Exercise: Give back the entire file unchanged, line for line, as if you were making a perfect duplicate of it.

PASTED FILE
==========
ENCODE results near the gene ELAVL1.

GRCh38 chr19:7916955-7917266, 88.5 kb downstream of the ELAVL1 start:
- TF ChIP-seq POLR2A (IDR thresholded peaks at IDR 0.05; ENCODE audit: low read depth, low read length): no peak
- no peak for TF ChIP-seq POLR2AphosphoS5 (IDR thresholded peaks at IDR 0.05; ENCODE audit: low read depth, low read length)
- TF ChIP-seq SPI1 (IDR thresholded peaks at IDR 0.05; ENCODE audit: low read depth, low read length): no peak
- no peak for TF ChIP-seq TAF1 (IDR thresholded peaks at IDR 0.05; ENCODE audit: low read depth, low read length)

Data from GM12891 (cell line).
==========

ENCODE results near the gene ELAVL1.

GRCh38 chr19:7916955-7917266, 88.5 kb downstream of the ELAVL1 start:
- TF ChIP-seq POLR2A (IDR thresholded peaks at IDR 0.05; ENCODE audit: low read depth, low read length): no peak
- no peak for TF ChIP-seq POLR2AphosphoS5 (IDR thresholded peaks at IDR 0.05; ENCODE audit: low read depth, low read length)
- TF ChIP-seq SPI1 (IDR thresholded peaks at IDR 0.05; ENCODE audit: low read depth, low read length): no peak
- no peak for TF ChIP-seq TAF1 (IDR thresholded peaks at IDR 0.05; ENCODE audit: low read depth, low read length)

Data from GM12891 (cell line).